by Debra Fiakas CFA
Last week RDX Technologies, Inc. (RGDEF: OTCQX or RDX: TSXV) announced an agreement to supply renewable diesel to the Tyson Farms’ Temperanceville Facility in Virginia. The Energy Division of RDX sells three grades of methyl ester fuels that can be used in boilers and small generators. RDX did not disclose the value or size of the Tyson Farms contract. However, the contract apparently is for one year with a second year option.
RDX operates renewable fuel plants in Missouri and California. Waste streams are aggregated at the two plants by truck and processed using technology developed by RDX CEO Dennis Danzik and his colleague Vincent Meli. The company describes its process as ‘water mining’ wherein contaminants are separated from the water with electrochemical and photochemical techniques. Waste polymers from the water have energy value and are converted to methyl ester fuels.
Selling fuel is not the only way RDX Technologies plans to generate revenue. The company also wants to franchise its technology and sell water treatment equipment to aspiring fuel producers. Called the RDX BlueDot system, the company recently announced a contract with Pontus Energy, LLC. to set up sixteen franchise locations in Ohio, Michigan and Kentucky. The contract was valued at $19.2 million
The company recently signed the Environmental Engineering and Science Department of Stanford University to use the RDX BlueDot system for further development of water treatment solutions. RDX management expects the Stanford deployment to support subsequent franchising efforts in commercial markets where water treatment is an important or even more important than renewable fuel sources.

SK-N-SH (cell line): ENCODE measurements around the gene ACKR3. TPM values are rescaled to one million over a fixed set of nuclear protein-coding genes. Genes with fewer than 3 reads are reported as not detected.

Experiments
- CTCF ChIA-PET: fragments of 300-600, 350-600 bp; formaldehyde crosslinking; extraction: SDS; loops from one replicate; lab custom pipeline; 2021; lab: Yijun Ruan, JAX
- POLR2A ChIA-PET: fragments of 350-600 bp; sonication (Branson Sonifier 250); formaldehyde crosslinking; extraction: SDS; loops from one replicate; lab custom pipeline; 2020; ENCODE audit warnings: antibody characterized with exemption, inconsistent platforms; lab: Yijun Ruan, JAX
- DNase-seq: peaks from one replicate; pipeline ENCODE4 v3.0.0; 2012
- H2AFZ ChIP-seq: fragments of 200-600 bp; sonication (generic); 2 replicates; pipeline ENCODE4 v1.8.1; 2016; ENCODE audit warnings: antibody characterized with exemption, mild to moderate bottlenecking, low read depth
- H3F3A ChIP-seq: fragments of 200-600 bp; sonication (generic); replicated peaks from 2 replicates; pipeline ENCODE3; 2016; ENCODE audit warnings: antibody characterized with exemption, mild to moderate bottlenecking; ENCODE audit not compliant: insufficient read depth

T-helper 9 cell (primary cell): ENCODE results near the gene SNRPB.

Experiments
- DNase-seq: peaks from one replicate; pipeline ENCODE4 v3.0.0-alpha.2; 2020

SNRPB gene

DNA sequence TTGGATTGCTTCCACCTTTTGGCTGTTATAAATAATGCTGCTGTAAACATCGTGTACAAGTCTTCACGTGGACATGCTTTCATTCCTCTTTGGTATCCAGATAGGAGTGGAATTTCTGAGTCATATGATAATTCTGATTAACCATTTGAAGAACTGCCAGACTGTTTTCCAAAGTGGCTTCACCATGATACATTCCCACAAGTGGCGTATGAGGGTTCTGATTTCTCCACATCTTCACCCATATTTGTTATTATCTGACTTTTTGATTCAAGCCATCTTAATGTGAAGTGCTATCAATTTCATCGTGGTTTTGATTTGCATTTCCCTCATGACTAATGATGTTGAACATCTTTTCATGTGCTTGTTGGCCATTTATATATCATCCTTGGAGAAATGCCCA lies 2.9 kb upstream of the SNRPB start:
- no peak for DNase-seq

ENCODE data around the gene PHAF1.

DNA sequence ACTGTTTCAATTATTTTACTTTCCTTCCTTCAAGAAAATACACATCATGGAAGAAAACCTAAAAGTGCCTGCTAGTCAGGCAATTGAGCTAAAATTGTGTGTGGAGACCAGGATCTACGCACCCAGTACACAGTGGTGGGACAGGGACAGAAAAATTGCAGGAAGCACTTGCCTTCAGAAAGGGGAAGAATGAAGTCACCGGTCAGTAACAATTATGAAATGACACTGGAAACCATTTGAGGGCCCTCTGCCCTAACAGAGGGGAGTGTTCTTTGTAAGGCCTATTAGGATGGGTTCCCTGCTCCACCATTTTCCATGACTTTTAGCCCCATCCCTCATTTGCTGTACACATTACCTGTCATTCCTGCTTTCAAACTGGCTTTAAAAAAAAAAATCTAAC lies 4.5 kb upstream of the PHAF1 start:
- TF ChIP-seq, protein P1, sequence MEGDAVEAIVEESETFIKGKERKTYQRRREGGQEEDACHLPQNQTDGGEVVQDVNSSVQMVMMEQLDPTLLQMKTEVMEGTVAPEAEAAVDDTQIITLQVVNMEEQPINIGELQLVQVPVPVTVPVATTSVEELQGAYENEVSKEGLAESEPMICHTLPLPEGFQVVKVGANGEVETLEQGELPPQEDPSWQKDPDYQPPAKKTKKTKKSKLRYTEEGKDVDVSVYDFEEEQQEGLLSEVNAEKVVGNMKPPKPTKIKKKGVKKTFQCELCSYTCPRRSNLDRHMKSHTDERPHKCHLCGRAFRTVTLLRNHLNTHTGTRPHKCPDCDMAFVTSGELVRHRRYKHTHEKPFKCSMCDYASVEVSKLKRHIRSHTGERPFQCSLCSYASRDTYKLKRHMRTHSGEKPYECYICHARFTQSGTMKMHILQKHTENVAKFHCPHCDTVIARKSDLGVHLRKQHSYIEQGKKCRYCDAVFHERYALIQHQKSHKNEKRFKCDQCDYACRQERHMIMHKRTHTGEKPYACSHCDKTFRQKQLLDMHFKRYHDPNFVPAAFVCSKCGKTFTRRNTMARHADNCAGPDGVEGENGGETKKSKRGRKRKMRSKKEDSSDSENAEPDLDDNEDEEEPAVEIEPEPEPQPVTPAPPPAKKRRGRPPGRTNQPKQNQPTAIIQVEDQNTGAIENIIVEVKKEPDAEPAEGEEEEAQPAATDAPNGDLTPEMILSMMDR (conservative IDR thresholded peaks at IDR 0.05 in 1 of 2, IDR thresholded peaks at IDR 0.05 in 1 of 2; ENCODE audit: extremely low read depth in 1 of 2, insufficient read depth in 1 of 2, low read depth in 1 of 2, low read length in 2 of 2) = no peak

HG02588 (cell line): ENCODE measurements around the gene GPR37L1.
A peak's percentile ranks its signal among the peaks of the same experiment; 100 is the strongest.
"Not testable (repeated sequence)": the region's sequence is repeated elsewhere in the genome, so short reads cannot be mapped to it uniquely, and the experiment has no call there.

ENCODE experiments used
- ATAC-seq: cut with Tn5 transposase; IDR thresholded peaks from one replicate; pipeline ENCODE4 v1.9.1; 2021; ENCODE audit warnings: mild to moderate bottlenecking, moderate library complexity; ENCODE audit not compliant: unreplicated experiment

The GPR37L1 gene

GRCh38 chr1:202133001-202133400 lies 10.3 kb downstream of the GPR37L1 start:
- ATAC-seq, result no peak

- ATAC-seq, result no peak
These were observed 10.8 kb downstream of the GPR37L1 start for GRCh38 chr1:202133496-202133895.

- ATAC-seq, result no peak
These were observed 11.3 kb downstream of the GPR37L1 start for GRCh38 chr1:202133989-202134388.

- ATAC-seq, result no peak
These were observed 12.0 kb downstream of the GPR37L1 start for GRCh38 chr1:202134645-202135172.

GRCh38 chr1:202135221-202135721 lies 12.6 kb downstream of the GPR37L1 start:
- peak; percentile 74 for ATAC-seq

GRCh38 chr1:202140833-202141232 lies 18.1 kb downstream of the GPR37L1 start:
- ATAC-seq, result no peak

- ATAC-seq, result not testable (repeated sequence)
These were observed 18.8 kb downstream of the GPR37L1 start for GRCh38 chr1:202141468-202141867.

In the twelve months ending June 2014, RDX Technologies reported a loss of $10.0 million on sales of $36.7 million in sales. That seems like a dangerous loss, but cash used to support operations was a significantly smaller amount $176,620. The company has approximately $4.9 million on its balance sheet, which should support operations for a while longer if cash usage is kept under control.
The wisdom of a distributed power generation solution appears to be catching on and local communities are anxious to find smart ways to upgrade waste. Of course, water is in short supply everywhere. Technologies to clean up water are becoming even more critical.
RDX Technologies is still a developing company, but some of the technological risks appear to have been eliminated with the first commercial deployments. There does appear to be a fair amount of execution risk left, but the stock is still worth watching for all investors interested in a stake in the waste-to-energy market.
Debra Fiakas is the Managing Director of Crystal Equity Research, an alternative research resource on small capitalization companies in selected industries.
Neither the author of the Small Cap Strategist web log, Crystal Equity Research nor its affiliates have a beneficial interest in the companies mentioned herein.